The Core 2 Quad and Core 2 Extreme are the most powerful CPUs in Intel’s line-up. As the name implies, Core 2 Quad processors all have four physical cores, while the Core 2 Extreme range includes one dual-core processor – the X6800 – as well as the quad-core QX6000 and QX9000 ranges.Core 2 Quad
The Core 2 Quad range includes both 65nm and 45nm parts, based on the Kentsfield and Yorkfield cores respectively. Internally, they’re effectively a pair of Core 2 Duo processors built into one chip.
As AMD likes to point out, this is less efficient than the Phenom’s fully integrated design, as cores on different dies can’t communicate directly at the chip’s full internal speed. Instead, they have to pass data back and forth via the slower front side bus.
But in the real world, multithreaded programming is in its infancy and few applications use a quad-core processor like this. Far more often, the four cores will be running multiple independent processes in parallel, something the Core 2 Quad is perfectly equipped to do. It’s shrewd economics on Intel’s part to reuse existing core logic rather than investing in a completely new quad-core process.
The proof is in the results. The Core 2 Quad Q6600 costs exactly the same as AMD’s flagship Phenom 9600, but includes 8MB of on-die L2 cache, twice the total available to the Phenom. This helped the Q6600 achieve a storming 1.45 in our benchmarks, while AMD’s quad-core processor scored only 1.28.
In fact, in our tests, every Core 2 Quad processor easily outpaced anything produced by AMD. That’s partly down to bigger L2 caches (up to 12MB for the Q9450 and Q9550) and partly thanks to clock speeds that go as high as 2.83GHz on a 1333MHz front side bus.
Yet as a desktop processor, the Core 2 Quad range faces stiff competition from Intel’s own Core 2 Duos. The E8400, for example, achieved a higher overall benchmark score than the Q9300 in our tests, despite costing $80 less.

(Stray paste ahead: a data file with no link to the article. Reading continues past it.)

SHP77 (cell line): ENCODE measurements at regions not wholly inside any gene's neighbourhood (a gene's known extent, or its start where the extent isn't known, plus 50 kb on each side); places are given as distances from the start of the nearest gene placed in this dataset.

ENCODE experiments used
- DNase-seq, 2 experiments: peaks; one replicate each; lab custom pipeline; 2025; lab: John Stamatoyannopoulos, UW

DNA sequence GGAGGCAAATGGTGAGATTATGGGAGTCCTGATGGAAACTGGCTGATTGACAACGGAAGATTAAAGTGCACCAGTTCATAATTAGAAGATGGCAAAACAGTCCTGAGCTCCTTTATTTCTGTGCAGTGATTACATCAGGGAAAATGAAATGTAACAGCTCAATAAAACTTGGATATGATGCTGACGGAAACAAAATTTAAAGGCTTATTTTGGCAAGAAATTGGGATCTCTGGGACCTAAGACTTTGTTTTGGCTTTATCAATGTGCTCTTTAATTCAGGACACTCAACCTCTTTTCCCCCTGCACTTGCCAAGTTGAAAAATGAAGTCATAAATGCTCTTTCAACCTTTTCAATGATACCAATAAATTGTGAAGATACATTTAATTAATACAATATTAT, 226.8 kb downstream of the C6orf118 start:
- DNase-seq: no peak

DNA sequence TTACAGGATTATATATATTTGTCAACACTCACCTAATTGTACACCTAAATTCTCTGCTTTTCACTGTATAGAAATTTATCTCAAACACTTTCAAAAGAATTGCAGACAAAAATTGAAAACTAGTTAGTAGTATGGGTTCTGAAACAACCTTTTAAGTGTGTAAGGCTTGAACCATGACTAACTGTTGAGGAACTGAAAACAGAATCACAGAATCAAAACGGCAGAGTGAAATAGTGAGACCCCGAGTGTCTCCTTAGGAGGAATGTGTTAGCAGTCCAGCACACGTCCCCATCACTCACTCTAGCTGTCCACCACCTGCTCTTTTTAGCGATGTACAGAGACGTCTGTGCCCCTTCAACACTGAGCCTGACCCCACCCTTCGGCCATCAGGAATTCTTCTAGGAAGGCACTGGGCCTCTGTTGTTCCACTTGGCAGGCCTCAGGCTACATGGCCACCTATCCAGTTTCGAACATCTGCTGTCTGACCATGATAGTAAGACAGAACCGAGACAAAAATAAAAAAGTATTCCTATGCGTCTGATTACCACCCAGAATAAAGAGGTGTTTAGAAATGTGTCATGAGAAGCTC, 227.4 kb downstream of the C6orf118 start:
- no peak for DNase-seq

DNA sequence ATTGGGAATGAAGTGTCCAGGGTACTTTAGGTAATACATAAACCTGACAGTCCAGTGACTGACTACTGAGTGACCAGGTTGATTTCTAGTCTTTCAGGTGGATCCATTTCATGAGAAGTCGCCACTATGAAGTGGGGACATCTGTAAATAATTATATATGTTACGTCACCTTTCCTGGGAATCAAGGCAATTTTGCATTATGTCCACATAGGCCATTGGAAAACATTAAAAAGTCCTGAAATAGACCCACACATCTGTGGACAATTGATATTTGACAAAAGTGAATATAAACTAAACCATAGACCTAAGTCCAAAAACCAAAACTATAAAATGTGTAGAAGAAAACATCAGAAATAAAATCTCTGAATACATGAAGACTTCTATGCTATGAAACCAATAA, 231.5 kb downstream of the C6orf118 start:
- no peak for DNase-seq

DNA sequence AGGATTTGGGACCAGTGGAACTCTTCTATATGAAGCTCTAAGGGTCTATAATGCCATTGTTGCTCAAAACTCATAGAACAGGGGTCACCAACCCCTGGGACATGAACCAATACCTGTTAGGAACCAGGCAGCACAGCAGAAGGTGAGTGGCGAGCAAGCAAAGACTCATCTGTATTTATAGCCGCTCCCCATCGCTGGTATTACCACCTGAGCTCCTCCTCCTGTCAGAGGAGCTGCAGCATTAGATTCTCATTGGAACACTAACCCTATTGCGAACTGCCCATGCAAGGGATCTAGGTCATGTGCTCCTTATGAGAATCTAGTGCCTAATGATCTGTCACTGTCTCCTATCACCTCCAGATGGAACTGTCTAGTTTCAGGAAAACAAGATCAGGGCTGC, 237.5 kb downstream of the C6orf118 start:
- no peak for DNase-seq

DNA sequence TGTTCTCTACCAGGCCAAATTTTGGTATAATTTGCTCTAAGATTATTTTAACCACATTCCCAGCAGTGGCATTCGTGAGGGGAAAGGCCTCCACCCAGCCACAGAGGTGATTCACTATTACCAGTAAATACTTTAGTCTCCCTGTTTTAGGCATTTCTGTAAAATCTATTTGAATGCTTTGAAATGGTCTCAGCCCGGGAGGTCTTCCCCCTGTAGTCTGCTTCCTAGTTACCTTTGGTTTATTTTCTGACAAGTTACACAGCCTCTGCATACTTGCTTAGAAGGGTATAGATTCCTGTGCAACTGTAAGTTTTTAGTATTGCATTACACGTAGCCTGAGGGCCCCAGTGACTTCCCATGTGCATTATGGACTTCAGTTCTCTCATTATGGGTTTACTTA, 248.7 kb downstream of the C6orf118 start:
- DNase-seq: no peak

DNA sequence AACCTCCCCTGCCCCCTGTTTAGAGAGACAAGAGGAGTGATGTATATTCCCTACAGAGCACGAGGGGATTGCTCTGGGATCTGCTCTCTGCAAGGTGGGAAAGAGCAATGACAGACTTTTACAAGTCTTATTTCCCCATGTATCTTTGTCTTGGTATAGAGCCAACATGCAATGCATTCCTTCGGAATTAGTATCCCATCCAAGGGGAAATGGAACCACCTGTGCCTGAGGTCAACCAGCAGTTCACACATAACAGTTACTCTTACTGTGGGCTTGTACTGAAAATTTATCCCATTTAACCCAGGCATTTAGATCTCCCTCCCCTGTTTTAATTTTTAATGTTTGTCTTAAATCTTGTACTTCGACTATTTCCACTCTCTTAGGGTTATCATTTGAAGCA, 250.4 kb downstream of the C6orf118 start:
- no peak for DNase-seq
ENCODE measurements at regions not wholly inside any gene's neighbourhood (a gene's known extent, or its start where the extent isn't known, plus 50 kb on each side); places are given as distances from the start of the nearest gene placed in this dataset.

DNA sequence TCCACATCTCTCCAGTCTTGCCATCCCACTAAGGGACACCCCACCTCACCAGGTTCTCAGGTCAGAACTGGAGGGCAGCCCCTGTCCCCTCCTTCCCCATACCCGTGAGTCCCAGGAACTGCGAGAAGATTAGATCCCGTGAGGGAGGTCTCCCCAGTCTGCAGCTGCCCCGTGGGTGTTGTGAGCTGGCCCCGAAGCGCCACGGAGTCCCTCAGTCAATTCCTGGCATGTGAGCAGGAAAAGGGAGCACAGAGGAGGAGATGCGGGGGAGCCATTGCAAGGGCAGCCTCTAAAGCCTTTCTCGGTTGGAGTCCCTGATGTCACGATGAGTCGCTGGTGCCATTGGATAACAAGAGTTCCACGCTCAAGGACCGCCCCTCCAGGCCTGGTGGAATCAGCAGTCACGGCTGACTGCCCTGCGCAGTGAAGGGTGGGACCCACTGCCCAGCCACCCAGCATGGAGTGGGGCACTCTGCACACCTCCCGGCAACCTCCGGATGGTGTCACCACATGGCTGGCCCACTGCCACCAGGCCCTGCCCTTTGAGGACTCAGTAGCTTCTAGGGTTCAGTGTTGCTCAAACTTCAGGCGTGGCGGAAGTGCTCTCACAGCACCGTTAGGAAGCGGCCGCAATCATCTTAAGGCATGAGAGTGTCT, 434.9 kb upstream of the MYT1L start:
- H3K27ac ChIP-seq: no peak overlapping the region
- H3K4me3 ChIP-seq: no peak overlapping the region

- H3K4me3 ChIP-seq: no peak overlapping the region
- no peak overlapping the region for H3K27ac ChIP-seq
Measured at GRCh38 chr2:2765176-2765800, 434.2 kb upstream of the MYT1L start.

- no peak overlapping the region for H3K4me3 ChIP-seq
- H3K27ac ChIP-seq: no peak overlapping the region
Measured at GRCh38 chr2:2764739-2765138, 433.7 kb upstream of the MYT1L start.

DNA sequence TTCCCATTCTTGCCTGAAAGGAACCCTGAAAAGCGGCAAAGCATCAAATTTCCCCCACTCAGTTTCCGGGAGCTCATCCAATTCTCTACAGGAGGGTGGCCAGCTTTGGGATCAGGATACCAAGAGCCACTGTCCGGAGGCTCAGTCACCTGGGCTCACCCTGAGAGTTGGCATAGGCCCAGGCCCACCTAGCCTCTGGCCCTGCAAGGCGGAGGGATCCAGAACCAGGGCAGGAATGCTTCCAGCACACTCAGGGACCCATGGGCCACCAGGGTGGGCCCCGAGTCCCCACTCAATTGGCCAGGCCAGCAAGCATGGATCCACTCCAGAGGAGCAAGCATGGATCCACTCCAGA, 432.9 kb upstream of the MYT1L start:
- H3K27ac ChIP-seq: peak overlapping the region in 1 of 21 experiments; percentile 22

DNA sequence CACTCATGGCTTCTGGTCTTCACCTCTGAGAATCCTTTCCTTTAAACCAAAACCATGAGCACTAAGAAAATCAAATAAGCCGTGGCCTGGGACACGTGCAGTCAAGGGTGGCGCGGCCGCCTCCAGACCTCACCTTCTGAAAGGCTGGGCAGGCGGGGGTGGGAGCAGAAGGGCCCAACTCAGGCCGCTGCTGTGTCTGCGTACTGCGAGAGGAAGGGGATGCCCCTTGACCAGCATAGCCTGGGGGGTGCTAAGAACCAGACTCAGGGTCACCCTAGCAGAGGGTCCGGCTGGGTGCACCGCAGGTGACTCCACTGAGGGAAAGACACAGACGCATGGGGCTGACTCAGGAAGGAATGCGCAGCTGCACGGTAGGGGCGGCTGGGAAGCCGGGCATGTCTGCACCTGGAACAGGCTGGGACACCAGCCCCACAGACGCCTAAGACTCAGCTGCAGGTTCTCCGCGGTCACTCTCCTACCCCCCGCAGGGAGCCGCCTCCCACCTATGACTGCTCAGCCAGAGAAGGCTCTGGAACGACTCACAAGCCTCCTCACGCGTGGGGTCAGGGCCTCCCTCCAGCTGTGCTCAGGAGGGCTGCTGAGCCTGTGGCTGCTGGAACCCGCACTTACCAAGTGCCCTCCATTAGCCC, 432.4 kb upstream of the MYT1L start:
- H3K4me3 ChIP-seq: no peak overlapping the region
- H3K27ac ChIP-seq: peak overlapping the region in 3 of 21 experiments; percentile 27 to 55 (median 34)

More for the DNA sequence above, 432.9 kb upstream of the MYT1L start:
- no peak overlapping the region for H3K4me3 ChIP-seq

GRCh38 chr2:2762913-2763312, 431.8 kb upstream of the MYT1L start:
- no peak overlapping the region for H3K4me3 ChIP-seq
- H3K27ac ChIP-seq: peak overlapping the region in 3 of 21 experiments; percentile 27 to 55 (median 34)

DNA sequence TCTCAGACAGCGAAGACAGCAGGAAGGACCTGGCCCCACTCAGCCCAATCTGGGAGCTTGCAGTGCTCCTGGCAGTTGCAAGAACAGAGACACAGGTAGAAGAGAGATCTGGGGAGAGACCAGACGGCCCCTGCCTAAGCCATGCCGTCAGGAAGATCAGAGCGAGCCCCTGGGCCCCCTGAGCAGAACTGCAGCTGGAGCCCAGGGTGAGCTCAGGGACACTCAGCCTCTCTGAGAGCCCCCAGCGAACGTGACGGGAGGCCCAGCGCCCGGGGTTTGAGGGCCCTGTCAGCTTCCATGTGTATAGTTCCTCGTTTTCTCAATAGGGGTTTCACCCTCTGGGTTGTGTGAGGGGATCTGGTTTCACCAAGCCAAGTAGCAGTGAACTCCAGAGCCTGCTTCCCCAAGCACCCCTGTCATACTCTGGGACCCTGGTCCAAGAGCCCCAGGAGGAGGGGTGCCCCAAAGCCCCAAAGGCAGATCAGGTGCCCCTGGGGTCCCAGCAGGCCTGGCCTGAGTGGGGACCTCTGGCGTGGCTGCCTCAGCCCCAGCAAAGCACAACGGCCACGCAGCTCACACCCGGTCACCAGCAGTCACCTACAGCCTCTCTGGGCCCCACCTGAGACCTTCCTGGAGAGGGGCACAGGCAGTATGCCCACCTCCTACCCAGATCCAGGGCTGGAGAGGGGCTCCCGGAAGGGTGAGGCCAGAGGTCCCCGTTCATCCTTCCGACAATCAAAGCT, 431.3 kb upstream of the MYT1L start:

The extra processing power of the Core 2 Quad only shines through in properly multithreaded applications, such as our 3ds Max test: here, the E8400 took 206 seconds to render a scene that the Q9300 completed in 156 seconds. But if you’re looking for an all-rounder, the Core 2 Duo is better value.Core 2 Extreme
If, on the other hand, you’re after maximum performance, look to the Core 2 Extreme series. These chips are based on tweaked “XE” versions of the Conroe, Kentsfield and Yorkfield cores, running at clock speeds considerably in excess of their standard counterparts. The Yorkfield-based QX9770 goes as high as 3.2GHz, while the fastest Core 2 Quad with that core runs at 2.83GHz.
Core 2 Extreme processors are also fully multiplier-unlocked, so you can increase the clock speed as high as your motherboard will allow. There’s no guarantee that your CPU will be stable above its stated speed, but the appeal for enthusiasts is obvious.
The problem with the Extreme range is very apparent on our graph on page 60. It’s normal to pay a premium for top performance, but the Core 2 Extreme series takes that principle to absurdity. The Core 2 Extreme QX9650 costs over $650 more than the Core 2 Quad Q9550, for a performance boost of some 2%.
This month’s most powerful processor, the QX9770, will set you back a jaw-dropping $1878. Higher clock speeds may mean lower yields, but it’s hard to avoid the conclusion that Intel, knowing it has no competition in this area, has mercilessly set its prices to take maximum advantage of enthusiasts and number-crunchers.
So, despite peerless performance, it’s hard to recommend any Core 2 Extreme processor. If you absolutely must have the fastest processor on the block, it’s the only game in town, but you’ll pay through the nose for modest performance improvements over the Core 2 Quad.
In turn, the Core 2 Quad series suffers from a similar criticism in relation to the Core 2 Duo. If you can really make use of four cores then go ahead, but for everyday Windows computing the effective performance boost simply isn’t enough to justify the price increase over the Core 2 Duo E8000 series.